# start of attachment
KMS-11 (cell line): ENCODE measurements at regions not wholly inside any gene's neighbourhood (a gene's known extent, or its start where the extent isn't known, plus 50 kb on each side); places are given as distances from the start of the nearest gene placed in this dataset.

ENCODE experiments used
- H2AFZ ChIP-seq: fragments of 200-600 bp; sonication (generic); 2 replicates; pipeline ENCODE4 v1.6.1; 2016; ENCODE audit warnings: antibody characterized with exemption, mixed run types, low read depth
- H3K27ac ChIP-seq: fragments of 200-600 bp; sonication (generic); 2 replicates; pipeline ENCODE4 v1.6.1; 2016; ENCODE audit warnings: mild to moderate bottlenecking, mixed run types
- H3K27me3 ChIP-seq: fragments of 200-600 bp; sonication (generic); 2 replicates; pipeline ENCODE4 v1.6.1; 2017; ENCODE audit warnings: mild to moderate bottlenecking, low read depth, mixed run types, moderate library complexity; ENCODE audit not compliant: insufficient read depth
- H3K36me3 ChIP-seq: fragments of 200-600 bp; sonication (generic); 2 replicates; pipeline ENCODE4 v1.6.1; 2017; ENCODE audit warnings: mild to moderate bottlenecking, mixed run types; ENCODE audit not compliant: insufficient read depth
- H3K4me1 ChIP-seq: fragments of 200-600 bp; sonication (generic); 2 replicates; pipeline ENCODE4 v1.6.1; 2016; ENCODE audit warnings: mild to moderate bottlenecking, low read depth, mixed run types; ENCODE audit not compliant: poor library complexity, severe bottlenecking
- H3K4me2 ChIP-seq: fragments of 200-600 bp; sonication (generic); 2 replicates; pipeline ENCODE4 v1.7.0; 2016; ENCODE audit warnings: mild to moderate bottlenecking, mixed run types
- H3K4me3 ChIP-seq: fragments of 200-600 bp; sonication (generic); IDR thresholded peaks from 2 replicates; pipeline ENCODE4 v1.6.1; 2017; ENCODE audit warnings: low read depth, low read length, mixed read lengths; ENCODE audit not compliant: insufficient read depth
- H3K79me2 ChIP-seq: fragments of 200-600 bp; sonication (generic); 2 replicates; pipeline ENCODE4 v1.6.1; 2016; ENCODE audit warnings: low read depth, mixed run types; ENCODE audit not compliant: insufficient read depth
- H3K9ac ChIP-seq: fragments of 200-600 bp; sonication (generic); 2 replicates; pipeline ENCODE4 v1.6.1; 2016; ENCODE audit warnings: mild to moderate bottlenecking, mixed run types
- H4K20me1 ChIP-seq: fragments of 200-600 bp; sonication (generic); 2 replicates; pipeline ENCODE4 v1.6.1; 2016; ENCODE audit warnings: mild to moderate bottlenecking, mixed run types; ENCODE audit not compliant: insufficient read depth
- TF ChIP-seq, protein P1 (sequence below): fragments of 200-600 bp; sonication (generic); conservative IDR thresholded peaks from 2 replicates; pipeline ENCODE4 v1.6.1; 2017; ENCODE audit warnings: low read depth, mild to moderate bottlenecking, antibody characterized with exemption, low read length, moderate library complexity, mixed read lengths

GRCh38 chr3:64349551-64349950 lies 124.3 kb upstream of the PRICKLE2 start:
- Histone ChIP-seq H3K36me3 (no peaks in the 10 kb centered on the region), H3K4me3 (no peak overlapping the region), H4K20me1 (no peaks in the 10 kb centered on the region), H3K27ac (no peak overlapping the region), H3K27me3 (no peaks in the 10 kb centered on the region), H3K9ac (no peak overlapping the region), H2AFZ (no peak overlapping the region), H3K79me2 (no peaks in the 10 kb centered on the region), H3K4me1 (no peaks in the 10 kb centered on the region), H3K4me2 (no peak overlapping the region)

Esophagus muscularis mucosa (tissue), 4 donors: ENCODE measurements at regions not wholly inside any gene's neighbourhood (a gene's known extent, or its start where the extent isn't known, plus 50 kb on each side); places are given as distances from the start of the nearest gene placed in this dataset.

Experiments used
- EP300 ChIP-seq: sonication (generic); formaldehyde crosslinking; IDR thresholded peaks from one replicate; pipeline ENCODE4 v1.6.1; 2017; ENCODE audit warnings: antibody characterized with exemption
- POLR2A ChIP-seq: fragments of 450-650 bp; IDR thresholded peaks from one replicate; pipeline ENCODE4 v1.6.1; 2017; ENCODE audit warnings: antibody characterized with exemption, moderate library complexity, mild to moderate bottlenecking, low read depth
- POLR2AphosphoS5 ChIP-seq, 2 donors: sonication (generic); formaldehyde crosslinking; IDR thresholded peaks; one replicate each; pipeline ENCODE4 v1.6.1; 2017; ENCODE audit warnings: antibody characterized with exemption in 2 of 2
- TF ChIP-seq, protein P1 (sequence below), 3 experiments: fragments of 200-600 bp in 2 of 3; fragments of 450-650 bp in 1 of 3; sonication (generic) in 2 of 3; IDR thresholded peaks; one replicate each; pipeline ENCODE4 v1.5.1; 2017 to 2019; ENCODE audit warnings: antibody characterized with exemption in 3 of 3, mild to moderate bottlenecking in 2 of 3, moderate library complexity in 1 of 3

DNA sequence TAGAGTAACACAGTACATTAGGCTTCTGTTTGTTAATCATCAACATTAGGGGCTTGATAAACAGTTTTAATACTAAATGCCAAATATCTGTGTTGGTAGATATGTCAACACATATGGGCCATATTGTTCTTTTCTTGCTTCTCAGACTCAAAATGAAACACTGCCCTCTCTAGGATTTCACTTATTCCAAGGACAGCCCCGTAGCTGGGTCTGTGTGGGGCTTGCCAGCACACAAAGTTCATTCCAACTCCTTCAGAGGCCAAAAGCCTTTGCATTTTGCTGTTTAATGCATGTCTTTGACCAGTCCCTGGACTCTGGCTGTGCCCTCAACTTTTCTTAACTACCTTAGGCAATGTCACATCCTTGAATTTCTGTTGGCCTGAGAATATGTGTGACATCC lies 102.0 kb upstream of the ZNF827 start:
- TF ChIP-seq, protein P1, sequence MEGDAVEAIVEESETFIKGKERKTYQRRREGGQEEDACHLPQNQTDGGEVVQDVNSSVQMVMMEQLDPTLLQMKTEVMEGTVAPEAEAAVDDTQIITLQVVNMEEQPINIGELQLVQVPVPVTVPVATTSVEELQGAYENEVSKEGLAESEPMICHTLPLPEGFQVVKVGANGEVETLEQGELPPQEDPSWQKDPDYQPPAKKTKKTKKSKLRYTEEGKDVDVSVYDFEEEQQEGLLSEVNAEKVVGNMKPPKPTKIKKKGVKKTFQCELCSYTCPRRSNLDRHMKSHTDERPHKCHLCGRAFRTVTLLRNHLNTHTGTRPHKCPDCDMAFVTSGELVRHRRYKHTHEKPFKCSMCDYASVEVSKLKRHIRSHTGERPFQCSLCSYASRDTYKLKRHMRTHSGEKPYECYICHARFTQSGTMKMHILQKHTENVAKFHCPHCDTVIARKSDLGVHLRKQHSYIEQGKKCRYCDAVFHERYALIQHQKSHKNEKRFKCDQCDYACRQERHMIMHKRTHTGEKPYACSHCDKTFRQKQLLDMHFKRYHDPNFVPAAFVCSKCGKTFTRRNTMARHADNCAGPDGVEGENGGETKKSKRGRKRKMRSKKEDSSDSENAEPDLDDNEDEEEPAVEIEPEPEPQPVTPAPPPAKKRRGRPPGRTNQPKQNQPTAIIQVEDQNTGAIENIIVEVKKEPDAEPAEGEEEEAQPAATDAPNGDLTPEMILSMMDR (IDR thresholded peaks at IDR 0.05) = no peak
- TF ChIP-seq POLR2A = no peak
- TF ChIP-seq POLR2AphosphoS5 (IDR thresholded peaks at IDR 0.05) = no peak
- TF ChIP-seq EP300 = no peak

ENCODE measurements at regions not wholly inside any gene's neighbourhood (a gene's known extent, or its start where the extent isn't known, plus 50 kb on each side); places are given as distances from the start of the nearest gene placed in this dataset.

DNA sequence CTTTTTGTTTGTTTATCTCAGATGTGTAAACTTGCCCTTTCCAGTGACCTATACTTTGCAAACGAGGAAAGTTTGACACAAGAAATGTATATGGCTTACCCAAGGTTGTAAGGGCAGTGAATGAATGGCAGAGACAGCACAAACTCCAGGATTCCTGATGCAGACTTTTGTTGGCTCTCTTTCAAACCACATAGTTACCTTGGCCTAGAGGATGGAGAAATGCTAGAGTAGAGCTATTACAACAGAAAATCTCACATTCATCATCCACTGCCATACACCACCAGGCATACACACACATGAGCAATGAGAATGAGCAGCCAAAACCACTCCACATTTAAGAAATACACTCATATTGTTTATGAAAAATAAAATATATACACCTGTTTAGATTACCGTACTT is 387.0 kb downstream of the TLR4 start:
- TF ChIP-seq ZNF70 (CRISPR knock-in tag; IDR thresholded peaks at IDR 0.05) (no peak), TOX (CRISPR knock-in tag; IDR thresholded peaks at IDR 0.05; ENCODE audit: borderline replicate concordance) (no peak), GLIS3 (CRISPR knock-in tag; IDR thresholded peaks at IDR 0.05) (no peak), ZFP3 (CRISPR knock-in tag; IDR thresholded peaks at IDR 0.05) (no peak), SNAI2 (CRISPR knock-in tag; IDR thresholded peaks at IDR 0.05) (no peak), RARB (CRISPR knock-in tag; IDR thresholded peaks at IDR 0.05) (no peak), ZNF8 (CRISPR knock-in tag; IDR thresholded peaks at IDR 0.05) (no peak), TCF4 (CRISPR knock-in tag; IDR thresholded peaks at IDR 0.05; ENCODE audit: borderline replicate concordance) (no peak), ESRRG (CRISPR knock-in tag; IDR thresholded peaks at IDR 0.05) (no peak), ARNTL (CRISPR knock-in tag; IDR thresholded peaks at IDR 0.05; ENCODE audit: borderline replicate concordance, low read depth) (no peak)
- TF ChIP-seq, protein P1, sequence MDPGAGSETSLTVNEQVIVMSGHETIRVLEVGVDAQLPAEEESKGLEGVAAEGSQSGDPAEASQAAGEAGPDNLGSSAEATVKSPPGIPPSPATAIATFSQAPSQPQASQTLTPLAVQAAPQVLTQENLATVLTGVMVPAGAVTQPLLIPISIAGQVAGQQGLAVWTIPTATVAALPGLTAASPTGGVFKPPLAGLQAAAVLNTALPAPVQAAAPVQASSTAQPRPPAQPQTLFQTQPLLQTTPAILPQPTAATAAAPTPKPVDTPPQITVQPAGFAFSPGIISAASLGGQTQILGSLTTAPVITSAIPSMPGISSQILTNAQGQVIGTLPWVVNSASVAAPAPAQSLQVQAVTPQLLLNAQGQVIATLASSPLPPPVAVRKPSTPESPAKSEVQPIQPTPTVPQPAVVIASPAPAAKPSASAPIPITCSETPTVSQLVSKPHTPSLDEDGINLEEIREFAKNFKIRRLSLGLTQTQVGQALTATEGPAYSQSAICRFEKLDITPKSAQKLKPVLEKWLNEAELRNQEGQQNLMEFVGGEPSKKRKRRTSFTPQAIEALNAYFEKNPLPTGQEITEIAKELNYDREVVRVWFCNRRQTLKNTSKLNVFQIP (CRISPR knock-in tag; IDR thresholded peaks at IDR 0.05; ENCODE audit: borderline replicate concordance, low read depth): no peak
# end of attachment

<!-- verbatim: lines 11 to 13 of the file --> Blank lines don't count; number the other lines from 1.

- H3K9ac ChIP-seq: fragments of 200-600 bp; sonication (generic); 2 replicates; pipeline ENCODE4 v1.6.1; 2016; ENCODE audit warnings: mild to moderate bottlenecking, mixed run types
- H4K20me1 ChIP-seq: fragments of 200-600 bp; sonication (generic); 2 replicates; pipeline ENCODE4 v1.6.1; 2016; ENCODE audit warnings: mild to moderate bottlenecking, mixed run types; ENCODE audit not compliant: insufficient read depth
- TF ChIP-seq, protein P1 (sequence below): fragments of 200-600 bp; sonication (generic); conservative IDR thresholded peaks from 2 replicates; pipeline ENCODE4 v1.6.1; 2017; ENCODE audit warnings: low read depth, mild to moderate bottlenecking, antibody characterized with exemption, low read length, moderate library complexity, mixed read lengths